Holiday food: a reason to celebrate

Caterers offer tips for meeting your office holiday party budget without turning into Ebenezer Scrooge.

By Isaac Bonnell

The holidays are a time to get together with friends and family — and eat. And there’s no better place to share holiday sweets and all the guilt that comes with them than at the office.

Though the economy hasn’t offered much reason to celebrate during the past two holiday seasons, this year is looking brighter, especially for local caterers. Besides wedding season, the holidays are traditionally a busy time of year for caterers.

Tom Kilpatrick, owner of Hilltop Restaurant and Windows on the Bay Events, said he already has more events booked this year than last year.

“When I compare it to a year ago, I do see an up trend,” Kilpatrick said. “It’s not all roses, but it’s definitely feeling positive.”

One trend that sticks out to Kilpatrick is the number of social events he is catering. While businesses are trimming the budget for their holiday parties, there has been a marked uptick in the number of individuals throwing their own parties, he said.

At Naturally Decadent Affairs, co-owner Nichole Ehman has seen a lot of businesses opting to host a lunchtime holiday party, rather than a dinner party, to save on costs. Plus, with items such as a build-your-own sandwich platter or a meat and cheese platter, there is less cleanup and they are almost certain to please everyone.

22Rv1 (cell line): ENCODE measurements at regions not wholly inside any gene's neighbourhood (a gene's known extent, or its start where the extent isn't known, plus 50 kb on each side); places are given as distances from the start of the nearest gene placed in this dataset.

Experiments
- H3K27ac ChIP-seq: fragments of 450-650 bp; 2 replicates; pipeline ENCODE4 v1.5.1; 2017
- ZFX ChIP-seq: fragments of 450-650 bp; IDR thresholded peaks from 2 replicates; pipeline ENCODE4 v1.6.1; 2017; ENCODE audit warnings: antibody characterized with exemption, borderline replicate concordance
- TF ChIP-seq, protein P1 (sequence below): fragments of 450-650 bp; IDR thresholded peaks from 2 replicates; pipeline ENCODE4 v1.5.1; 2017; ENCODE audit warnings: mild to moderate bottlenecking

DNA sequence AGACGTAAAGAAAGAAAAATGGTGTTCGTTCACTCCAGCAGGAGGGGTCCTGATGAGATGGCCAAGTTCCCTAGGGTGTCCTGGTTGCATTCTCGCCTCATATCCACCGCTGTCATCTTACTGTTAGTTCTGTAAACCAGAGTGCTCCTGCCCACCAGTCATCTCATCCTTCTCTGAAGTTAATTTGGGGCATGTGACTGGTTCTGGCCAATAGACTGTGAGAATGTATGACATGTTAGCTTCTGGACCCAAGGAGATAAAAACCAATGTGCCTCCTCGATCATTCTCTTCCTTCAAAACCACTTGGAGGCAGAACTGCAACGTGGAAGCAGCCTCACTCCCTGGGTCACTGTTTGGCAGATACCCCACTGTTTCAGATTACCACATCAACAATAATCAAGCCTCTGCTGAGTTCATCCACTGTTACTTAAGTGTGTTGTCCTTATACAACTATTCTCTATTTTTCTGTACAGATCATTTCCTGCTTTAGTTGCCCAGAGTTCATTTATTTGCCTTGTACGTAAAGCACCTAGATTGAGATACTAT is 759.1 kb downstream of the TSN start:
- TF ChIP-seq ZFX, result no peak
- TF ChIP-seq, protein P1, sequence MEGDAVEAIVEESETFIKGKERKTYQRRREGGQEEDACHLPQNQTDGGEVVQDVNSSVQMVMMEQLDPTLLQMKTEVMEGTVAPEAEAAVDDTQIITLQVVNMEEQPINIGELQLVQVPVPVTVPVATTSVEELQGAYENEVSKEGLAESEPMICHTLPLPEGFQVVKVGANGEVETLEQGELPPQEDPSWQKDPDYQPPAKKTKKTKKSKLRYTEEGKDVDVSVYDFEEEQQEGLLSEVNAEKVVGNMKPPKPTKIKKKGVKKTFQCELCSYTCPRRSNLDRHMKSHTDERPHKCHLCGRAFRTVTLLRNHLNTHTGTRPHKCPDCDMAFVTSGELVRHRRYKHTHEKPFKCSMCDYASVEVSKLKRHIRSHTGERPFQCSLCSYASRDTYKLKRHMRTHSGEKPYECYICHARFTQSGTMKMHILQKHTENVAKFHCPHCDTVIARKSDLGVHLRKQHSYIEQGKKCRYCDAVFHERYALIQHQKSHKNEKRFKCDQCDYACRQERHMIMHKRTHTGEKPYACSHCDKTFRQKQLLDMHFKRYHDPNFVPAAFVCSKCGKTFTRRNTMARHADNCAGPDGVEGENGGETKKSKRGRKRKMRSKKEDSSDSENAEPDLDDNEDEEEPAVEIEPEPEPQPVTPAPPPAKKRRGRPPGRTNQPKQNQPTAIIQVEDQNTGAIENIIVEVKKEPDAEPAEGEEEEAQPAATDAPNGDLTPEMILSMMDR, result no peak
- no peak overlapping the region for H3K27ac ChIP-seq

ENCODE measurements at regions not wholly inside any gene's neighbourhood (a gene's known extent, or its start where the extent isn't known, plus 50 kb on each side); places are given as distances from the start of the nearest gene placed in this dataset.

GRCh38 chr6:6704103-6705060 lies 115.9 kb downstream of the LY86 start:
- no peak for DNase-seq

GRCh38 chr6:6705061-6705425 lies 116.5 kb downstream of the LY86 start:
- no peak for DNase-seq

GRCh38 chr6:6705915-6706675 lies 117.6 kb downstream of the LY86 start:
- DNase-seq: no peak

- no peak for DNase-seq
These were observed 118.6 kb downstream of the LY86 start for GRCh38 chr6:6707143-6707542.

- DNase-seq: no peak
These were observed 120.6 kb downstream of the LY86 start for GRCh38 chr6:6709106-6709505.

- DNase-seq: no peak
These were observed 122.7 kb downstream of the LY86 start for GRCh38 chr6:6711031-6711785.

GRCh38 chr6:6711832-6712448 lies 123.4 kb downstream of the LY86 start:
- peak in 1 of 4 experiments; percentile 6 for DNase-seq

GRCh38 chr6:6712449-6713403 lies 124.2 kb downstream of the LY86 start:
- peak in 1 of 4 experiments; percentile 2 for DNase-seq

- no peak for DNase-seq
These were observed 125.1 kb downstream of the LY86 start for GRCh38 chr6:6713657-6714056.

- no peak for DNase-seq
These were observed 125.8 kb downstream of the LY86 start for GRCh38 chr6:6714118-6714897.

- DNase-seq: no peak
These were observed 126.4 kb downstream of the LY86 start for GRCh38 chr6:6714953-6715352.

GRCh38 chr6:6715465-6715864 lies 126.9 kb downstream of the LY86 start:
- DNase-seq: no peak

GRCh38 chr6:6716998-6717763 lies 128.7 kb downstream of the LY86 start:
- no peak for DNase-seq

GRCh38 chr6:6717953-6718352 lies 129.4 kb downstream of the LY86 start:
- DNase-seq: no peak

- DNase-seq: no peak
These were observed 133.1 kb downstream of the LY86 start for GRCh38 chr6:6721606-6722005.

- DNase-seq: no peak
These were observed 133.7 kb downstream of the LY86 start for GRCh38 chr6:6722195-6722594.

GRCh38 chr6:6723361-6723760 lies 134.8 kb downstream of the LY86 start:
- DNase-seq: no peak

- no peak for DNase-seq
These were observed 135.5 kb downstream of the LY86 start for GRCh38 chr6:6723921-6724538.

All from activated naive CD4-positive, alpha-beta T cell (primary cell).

“A lot of the holiday parties are geared more toward items on the drop-off menu,” Ehman said. “And a lot of it is comfort foods that are a little bit cheaper to make but everybody still loves.”

In the past two years, Ehman said she has seen more people waiting to schedule their holiday parties, creating a last-minute rush. So to speed up the process, she drafted a 10-page “gourmet to go” menu with prices listed for every dish so people can better plan their meals to meet their budgets. Rather than having Ehman create a customized menu, many customers are calling in with their menus already picked out.

“In the old days we would write a menu for them and send it to them and wait for their response,” Ehman said. “Now our clients can just jump on the web and plan out the menu themselves and get exactly what they want.”

When it comes to meeting a budget for the company holiday party, Ehman said she has seen people getting creative with stretching the budget, from hosting the party at someone’s house to staffing the party themselves.

“People will do their own decorating or bring in their own bar staff so they can have a lot of good food on their menus,” she said. “You have to pick your battles: Would you rather spend more time on your centerpieces or have more food?”

Another option is to move the holiday party to January, said Jessica Gillis, who owns Ciao Thyme/In the Kitchen with her husband, Mataio.

“We have folks who call the day after their party to book next year. So if you want a specific date, you really have to call early,” Gillis said. “So if you are having a hard time finding a date, look at January. About mid-January is a great time to celebrate without all the stress of the holidays and there are more weekends available.”

For groups looking to do something different for their holiday party, Ciao Thyme offers hands-on cooking classes where groups of 20 people or fewer can learn how to prepare all of the tasty delicacies available at the party. For coworkers who often interact only at work, this is a way to have a team-building exercise of sorts and it encourages people to open up more, Gillis said.

“It’s a nice way to connect in another way outside of work,” she said.

Whatever you have planned for the holidays, don’t forget to have a good time.

“Our first suggestion is eat, drink and be merry,” Kilpatrick said. “The purpose of these parties is to get people together and share the holiday spirit.”

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